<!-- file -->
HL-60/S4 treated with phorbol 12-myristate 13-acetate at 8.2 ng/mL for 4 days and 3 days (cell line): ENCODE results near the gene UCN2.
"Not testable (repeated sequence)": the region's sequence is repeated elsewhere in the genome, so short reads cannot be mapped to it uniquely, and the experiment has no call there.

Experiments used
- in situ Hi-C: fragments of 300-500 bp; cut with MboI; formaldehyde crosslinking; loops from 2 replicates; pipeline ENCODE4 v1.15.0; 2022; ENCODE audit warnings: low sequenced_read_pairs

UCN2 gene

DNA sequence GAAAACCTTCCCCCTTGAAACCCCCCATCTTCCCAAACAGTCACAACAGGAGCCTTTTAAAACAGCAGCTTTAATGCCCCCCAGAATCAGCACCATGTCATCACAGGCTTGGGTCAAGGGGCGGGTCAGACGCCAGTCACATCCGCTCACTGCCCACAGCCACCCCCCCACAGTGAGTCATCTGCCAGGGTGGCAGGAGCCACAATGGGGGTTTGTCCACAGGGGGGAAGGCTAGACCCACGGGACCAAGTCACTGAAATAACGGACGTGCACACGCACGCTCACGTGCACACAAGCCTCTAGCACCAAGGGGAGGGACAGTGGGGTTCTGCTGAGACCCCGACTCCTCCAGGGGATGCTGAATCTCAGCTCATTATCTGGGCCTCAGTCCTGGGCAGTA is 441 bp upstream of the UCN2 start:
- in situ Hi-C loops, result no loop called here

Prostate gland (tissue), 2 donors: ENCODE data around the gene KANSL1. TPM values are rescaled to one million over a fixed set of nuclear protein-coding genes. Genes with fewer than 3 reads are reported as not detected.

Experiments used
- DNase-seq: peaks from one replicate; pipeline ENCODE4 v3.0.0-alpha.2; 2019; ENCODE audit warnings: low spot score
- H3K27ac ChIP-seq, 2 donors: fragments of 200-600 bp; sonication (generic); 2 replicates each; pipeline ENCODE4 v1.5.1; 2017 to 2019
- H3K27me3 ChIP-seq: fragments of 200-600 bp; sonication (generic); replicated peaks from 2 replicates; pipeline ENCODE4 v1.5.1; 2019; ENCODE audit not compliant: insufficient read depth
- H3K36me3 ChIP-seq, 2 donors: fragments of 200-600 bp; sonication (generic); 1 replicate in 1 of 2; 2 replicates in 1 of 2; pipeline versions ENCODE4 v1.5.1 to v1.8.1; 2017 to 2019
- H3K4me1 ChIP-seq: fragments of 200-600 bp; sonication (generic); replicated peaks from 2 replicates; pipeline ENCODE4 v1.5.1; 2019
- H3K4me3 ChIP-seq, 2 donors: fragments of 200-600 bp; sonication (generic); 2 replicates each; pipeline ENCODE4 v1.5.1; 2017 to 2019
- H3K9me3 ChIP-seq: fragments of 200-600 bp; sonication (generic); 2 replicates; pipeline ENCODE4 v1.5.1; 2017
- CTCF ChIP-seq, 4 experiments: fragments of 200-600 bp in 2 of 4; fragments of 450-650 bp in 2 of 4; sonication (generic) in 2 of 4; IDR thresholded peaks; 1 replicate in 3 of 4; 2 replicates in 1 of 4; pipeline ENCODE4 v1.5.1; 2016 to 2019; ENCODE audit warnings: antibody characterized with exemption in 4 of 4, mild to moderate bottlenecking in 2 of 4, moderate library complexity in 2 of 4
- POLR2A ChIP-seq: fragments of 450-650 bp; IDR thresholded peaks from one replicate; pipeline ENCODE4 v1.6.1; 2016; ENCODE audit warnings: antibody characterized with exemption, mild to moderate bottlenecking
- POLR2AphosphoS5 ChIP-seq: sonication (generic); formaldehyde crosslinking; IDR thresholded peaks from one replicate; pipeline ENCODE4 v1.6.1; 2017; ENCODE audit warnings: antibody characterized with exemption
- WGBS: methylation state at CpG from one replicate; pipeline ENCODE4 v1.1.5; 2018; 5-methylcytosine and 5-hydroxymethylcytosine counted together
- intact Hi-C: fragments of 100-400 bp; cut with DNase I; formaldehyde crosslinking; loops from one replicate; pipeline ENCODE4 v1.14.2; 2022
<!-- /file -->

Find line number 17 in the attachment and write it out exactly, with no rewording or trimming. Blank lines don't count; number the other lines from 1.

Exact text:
- CTCF ChIP-seq, 4 experiments: fragments of 200-600 bp in 2 of 4; fragments of 450-650 bp in 2 of 4; sonication (generic) in 2 of 4; IDR thresholded peaks; 1 replicate in 3 of 4; 2 replicates in 1 of 4; pipeline ENCODE4 v1.5.1; 2016 to 2019; ENCODE audit warnings: antibody characterized with exemption in 4 of 4, mild to moderate bottlenecking in 2 of 4, moderate library complexity in 2 of 4